The research scientists were either from UK higher education institutions, Government-funded or independent research institutes, including the British Trust for Ornithology and the UK Centre for Ecology and Hydrology. They were all either leading academics, selected by the Natural Environment Research Council (NERC) Knowledge Exchange Programme on Sustainable Food Production, or Knowledge Exchange Fellows working on aspects of sustainable agriculture, funded by NERC. Leading scientists from the following research areas pertinent to sustainable farming were selected, based on relevant research grants awarded and publications in the scientific literature: soil science, crop ecology, weed ecology, biogeochemistry, farmland biodiversity and ecosystem services, plant disease, livestock disease and farm management. Of the 14 research scientists who took part in the full process, three had expertise in soils, three in biodiversity, three in crop ecology or health and two in whole farming systems, while one had expertise in livestock health (specifically diseases of dairy cattle). The remaining two researchers were Knowledge Exchange Fellows working with large food sector businesses.

We use the term ‘practitioners’ for all the non-academics, or end-users of research in the process. This encompasses people engaged in promoting or practising sustainable agriculture at a wide range of levels, from corporate sustainability strategies and large-scale international procurement decisions to management of individual farms. The selected participants were all directly linked with the production aspects of farming. We did not seek organisations whose main focus was food processing, waste management, packaging, distribution, consumer choice or health and nutrition. We invited representatives from the seven largest UK supermarkets by market share [25], three of the four largest agrochemical companies globally, seven food or feed manufacturers playing leadership roles in corporate sustainability in the UK, either through involvement with the NERC’s Knowledge Exchange Programme on Sustainable Food Production or the Cambridge Programme for Sustainability Leadership, seven major trade associations representing UK food retail or farming, nine charitable organizations well-known for campaigning on issues related to UK farming or farm wildlife, and nine UK or devolved national government departments or agencies responsible for agricultural, land management and environmental policy. Of the 41 practitioner organizations invited, twenty-nine participated. Twenty-four of the 38 people involved in every stage of the process (those listed as authors) were classed as practitioners.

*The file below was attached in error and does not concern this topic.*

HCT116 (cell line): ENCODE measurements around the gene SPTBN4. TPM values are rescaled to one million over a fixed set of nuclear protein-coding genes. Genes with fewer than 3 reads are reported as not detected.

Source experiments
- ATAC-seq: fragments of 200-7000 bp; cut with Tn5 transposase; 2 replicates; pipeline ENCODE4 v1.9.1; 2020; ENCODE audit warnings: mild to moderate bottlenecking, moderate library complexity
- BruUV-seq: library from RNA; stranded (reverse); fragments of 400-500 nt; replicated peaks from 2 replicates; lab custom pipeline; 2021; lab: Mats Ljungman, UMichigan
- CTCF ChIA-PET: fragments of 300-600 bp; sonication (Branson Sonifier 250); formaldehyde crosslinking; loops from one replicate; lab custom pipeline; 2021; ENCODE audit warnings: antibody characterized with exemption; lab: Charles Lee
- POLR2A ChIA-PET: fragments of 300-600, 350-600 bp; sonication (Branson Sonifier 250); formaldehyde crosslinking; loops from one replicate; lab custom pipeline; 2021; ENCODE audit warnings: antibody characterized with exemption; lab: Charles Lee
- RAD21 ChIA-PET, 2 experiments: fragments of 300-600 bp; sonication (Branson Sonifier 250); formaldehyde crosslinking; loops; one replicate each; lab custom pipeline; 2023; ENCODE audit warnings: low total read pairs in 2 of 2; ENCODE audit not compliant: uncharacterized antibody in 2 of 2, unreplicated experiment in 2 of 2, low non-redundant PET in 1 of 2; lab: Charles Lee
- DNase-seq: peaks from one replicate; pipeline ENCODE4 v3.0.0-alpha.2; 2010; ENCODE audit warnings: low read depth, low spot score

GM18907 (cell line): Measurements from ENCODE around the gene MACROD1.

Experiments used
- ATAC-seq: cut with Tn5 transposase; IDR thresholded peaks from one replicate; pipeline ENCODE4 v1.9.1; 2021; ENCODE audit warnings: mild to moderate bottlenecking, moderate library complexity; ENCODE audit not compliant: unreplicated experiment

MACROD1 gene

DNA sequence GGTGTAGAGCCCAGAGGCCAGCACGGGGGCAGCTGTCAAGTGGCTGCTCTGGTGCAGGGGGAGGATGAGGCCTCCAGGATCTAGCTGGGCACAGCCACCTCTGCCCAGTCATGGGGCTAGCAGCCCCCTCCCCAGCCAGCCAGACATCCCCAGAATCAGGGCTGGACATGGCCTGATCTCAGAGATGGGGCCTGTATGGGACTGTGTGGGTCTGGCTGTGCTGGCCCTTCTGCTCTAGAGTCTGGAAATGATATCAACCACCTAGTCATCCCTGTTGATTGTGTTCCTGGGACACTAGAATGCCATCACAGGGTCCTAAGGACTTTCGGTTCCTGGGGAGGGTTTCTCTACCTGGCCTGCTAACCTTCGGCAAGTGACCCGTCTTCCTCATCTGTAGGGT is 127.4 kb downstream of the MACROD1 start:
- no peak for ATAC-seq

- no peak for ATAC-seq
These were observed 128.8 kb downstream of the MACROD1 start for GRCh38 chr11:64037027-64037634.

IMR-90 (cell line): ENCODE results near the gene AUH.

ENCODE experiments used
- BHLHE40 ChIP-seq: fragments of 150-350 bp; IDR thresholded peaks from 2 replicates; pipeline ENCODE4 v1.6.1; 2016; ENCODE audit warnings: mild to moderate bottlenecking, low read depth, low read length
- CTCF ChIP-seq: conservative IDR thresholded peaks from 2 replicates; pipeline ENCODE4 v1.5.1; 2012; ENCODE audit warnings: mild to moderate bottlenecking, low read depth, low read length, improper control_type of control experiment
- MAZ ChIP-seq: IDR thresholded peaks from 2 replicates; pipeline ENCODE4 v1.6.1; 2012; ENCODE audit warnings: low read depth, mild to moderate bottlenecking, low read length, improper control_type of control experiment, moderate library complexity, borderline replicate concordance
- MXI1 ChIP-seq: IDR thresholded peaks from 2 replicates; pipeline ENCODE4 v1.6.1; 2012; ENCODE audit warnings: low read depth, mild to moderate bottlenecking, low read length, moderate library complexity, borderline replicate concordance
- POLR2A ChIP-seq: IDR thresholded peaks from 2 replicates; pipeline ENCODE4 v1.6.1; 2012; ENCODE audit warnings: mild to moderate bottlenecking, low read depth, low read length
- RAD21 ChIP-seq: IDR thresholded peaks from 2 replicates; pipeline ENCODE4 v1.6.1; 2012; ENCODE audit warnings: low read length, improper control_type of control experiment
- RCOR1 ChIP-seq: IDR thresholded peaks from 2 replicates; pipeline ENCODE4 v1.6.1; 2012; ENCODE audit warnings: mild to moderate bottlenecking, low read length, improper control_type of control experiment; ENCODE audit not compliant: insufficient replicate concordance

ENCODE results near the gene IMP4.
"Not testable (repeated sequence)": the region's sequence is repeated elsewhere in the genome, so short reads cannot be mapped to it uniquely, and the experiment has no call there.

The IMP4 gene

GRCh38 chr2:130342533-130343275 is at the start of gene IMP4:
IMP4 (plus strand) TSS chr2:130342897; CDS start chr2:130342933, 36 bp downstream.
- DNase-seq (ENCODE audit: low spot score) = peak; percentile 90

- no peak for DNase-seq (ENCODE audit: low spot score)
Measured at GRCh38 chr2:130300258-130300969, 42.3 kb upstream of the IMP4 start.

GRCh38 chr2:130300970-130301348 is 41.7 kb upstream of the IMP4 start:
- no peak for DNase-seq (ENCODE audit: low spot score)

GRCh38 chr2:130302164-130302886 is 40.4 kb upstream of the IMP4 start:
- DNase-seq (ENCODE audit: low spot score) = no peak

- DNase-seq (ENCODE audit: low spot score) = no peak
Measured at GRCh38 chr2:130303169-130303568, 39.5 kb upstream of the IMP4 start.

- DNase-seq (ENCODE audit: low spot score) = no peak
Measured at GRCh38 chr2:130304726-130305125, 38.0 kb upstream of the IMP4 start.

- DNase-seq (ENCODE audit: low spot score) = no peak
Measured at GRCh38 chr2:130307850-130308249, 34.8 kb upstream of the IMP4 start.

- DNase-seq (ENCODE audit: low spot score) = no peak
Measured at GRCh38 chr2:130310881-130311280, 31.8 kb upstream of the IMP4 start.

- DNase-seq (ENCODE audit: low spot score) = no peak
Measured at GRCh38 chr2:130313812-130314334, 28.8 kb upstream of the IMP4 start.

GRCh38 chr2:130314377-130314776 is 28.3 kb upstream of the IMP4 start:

2.2. The Process of Defining Priority Knowledge Needs

The initial long list of potential knowledge needs was developed by all participants submitting up to 10 possible knowledge or evidence needs for consideration by the group. Participants were invited to select issues that they considered important for making agriculture more sustainable. The objective was for suggestions to be as specific as possible, but for the list as a whole to consider all aspects of the natural environment—air, soil, water, biodiversity, climate, weather and natural hazards, disease, pollution and human health. Participants consulted their colleagues and told them that the outcomes from the process would be used to shape future science investment. Thirteen example knowledge needs were provided. These were either gathered from previous or concurrent exercises that identified knowledge needs or research priorities, such as the Feeding the Future project [26] and recent workshops on soil carbon [27] or nitrogen [28], or they had been identified in individual meetings with businesses as part of the NERC Knowledge Exchange Programme on Sustainable Food Production. The examples were carried through into the subsequent stage of the process alongside new suggestions generated by the current exercise.